Well, maybe if you want to be loose with your definition of the word “invent.”
The fact of the matter is that around 1869 Goodyear Jr, who wielded the finances of his famous father’s estate, purchased a patent from a New York shoe producer named James Hanan for a modified sewing machine that used a curved needle and awl to sew welts onto shoes without taking them off the last or penetrating the insole. This new machine offered considerable advantages over the previously popular McKay (Blake stitch machine) method, but was riddled with mechanical difficulties. Upon purchasing the patent, Goodyear hired its original inventor Auguste Destouy and another mechanic named Daniel Mills to work for him at the American Shoe Tip Company and sort out the new machine’s shortcomings. Under Goodyear’s direction and, more importantly, with his financial support the two got to work and filed no fewer than 7 different patents between 1869 and 1876. This effort resulted in the famous 1875 patent for the welting machine that would take on Goodyear’s name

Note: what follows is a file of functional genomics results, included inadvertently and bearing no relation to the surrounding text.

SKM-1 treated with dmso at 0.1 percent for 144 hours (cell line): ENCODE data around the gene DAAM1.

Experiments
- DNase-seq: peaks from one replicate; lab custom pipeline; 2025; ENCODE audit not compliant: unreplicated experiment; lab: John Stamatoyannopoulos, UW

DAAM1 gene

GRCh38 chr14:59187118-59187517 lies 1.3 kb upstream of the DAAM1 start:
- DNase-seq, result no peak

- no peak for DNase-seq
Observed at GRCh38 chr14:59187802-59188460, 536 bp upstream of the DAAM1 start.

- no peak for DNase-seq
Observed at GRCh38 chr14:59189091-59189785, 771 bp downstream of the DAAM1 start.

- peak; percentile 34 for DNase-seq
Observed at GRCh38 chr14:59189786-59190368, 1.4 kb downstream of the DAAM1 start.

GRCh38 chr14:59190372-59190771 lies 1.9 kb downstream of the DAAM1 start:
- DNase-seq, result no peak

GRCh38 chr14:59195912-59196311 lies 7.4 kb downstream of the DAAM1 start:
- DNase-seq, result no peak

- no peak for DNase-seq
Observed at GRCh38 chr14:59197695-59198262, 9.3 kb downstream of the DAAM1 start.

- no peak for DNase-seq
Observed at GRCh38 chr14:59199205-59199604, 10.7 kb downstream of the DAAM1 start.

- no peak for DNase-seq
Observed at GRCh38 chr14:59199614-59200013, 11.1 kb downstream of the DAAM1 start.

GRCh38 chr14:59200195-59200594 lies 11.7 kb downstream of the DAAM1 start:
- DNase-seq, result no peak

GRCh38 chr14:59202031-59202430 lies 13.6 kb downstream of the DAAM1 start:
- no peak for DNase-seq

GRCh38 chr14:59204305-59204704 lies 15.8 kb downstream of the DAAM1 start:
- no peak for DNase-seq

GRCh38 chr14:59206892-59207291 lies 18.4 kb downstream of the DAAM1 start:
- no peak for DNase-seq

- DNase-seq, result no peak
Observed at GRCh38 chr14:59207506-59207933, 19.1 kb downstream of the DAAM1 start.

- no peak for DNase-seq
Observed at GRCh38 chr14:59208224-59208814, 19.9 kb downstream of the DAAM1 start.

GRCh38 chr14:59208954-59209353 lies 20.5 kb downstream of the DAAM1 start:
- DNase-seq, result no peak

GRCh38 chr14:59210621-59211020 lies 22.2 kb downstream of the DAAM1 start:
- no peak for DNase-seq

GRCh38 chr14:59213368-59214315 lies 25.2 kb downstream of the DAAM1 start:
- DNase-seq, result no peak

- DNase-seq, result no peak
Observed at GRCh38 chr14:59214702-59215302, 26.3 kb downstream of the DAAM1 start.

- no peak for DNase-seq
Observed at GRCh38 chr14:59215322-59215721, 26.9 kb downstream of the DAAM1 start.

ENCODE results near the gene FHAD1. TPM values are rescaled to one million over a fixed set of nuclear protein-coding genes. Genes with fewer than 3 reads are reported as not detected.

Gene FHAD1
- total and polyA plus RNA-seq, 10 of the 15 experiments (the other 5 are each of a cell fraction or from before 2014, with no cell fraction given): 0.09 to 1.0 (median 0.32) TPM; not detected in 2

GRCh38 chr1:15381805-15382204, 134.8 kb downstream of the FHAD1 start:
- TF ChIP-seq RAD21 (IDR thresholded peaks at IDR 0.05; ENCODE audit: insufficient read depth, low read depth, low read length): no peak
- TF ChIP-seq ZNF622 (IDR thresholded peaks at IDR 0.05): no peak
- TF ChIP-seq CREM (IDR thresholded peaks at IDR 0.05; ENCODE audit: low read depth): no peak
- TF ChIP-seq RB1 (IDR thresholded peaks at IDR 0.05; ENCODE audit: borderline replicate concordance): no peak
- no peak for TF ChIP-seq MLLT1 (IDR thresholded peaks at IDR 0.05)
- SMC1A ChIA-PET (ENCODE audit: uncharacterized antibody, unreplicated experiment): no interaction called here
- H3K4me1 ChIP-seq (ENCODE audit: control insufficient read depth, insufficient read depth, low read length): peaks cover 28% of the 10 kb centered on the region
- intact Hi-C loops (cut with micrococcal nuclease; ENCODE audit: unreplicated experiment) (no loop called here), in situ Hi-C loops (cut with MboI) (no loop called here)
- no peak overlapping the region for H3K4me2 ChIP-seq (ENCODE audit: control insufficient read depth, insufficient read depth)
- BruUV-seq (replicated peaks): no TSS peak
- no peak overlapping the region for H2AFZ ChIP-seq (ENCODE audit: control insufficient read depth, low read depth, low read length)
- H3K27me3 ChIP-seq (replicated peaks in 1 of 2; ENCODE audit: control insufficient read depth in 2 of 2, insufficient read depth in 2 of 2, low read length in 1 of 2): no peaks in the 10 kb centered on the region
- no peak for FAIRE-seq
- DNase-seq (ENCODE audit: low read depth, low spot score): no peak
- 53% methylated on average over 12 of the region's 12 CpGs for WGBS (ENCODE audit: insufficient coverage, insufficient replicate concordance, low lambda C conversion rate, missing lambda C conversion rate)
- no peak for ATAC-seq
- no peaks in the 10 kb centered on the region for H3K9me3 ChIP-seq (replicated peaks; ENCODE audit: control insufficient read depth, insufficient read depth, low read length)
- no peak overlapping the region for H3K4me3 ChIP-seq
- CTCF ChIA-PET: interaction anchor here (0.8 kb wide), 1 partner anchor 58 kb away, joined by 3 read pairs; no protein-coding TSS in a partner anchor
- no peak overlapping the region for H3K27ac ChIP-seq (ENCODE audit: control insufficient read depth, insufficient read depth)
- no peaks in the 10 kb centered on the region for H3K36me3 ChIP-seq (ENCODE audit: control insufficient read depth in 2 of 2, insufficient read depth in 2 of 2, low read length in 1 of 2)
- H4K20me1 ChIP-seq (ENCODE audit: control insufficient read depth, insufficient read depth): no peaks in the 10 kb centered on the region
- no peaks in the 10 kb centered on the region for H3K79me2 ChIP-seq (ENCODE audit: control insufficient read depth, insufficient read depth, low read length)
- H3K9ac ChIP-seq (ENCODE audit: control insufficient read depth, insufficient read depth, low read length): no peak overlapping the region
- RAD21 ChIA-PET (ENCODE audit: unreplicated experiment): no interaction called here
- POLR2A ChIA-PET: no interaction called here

Perhaps the fact that Goodyear’s name is on the patents is the reason why he is so often credited with actually inventing the machine but most of the evidence seems to indicate that his contribution came in the way of adapting and promoting his mechanics’ work rather than doing any of the actual inventing himself. This, of course, is not to discredit his contributions as none of this could have happened without Goodyear’s involvement.